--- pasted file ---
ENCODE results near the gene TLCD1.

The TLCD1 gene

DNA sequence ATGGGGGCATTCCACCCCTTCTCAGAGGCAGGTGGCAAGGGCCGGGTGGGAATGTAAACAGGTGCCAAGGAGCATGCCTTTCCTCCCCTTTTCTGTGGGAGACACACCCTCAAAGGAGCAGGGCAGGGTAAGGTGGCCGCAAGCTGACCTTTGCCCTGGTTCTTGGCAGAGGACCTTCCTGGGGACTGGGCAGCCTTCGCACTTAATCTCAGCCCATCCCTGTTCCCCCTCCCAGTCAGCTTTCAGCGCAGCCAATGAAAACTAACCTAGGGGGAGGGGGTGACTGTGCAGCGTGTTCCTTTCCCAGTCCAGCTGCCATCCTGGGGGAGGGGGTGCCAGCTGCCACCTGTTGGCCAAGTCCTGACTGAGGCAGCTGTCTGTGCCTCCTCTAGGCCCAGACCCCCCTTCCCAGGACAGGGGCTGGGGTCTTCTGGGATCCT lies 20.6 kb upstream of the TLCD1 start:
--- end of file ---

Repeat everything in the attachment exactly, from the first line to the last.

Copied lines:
ENCODE results near the gene TLCD1.

The TLCD1 gene

DNA sequence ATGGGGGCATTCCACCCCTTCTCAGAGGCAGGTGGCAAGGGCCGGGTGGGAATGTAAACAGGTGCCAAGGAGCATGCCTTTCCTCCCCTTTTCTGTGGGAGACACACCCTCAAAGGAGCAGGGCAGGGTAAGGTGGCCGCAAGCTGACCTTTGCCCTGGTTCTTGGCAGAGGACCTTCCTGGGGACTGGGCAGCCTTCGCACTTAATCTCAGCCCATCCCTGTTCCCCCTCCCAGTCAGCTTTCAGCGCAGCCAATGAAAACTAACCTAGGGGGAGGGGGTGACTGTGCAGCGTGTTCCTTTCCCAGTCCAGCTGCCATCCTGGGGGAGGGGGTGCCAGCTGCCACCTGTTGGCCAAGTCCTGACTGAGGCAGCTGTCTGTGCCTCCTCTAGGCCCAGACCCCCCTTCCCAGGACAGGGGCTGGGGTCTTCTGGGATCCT lies 20.6 kb upstream of the TLCD1 start: